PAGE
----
Gudrun "Gudy" Shrimpton

December 16, 1929May 28, 2018
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Gudy passed away peacefully on May 28th in North Vancouver, B.C. She is lovingly remembered by her husband David, her sons Peter (Cindy), Paul (Karen) and Mark (Carolyn), and her nieces Susanne and Lilo, and her grandchildren Matthew, Deanna, Harrison, Samantha, Michaela, Kiara, Hamilton and Carsten, as well as extended family and friends. Gudy emigrated from Frankfurt, Germany to Vancouver, Canada where she met and married David in 1960. After raising her boys and sending them to university, she studied and proudly earned a degree from UBC. She continued to travel extensively with David and in her later years she enjoyed writing about her life and travels. She was known for her energy, enthusiasm, optimism and sense of humour. Funeral Mass will be held at Noon on June 15th, 2018 at St. Anthony's Catholic Church, 2347 Inglewood Avenue, West Vancouver, B.C. Officiant Father Gary Franken


  • Funeral Mass for the late: Gudrun Shrimpton Friday, June 15, 2018

Gudrun "Gudy" Shrimpton

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debra Quercetti

June 13, 2018

Dearest David, Peter, Paul, Mark and families,

My condolences in the loss of your Wife and Mother and Friend.
Yes Friend, She was definitely the matriarch to "her boys", but she welcomed all of us that were friends into the family with a loving smile and open arms. My favourite memories of Gudy, was when we were on our way in the early morning hours for a day at whistler and she had packed a lunch that was nourishing and literally heavy. Heavy with the love she provided in all her homemade baking and sandwiches. We used to hang the back pack in the trees and I smiled just knowing that she was up early or late and making sure that one of her sons - and their friends.... had plenty of nourishment for the exerting day on the slopes. She was with us in spirit then as she is now. Please take comfort in knowing that the love passes the veil between life and death and know that she is smiling on how well you learnt her gifts of love and sharing and zest for life.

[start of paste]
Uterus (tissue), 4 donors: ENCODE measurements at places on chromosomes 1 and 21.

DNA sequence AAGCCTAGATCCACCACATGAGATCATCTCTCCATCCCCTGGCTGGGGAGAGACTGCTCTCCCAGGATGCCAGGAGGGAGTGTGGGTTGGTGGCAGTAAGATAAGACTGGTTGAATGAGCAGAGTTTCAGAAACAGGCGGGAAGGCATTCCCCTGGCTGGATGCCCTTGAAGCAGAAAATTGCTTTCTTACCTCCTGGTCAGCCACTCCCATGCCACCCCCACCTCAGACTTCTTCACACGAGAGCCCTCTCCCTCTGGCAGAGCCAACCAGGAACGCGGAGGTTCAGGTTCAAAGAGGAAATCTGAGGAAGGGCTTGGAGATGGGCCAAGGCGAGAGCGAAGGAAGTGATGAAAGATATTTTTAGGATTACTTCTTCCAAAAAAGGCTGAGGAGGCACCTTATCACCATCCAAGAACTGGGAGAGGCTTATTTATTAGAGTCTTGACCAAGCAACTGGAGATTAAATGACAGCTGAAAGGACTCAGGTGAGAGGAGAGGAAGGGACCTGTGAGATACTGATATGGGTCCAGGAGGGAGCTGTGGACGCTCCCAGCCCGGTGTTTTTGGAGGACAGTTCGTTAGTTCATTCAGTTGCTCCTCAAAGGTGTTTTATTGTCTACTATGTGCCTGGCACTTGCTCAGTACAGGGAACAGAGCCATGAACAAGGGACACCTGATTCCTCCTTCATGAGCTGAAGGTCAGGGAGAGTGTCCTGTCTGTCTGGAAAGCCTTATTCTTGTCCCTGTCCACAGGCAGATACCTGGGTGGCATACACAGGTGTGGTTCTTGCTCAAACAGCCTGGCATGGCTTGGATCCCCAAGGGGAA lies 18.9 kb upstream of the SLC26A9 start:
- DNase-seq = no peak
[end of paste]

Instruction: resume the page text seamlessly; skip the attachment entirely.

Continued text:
Much Love
Debi Q



Eulogy of Gundrun Gudy Shrimpton Tuesday, June 15, 2018

Thank you all for coming here to honour and celebrate the life of our Mum, Oma, Gudy. Her loving husband of almost 6 decades, David, we three sons and our extended families, are indeed very grateful.

For the many of you who have had the privilege of getting to know Gudy well, you will appreciate how truly difficult my task is to restrict this eulogy to the suggested 5 minutes!

So, to provide structure and to keep me on track, I have chosen 6 words for which we remember and celebrate Gudy. Each word starts with the letter which corresponds with the respective letters of her legal name “Gudrun” [“Goodrune”] (for heaven’s sake, not “Gud-Run”, which by the way is the reason she shortened it to “Gudy” with her first English-speaking employer soon after World War II). Soto, here goes:

G is for Gregarious, and all the associated attributes of one who loved to share her life stories and her opinions so freely. She relished holding court at family luncheons at her beloved Hollyburn Country Club, in the classroom discussions at Capilano and UBC, on the many cruises she and David enjoyed in the last quarter century, and at the semi-annual Seniors Groups’ sojourns at the Fairmont Chateau in Whistler in the last decade. Her eight grandchildren admired her for her vivaciousness and curiosity, yes, but perhaps not quite as much when she was grilling them on European history or literature!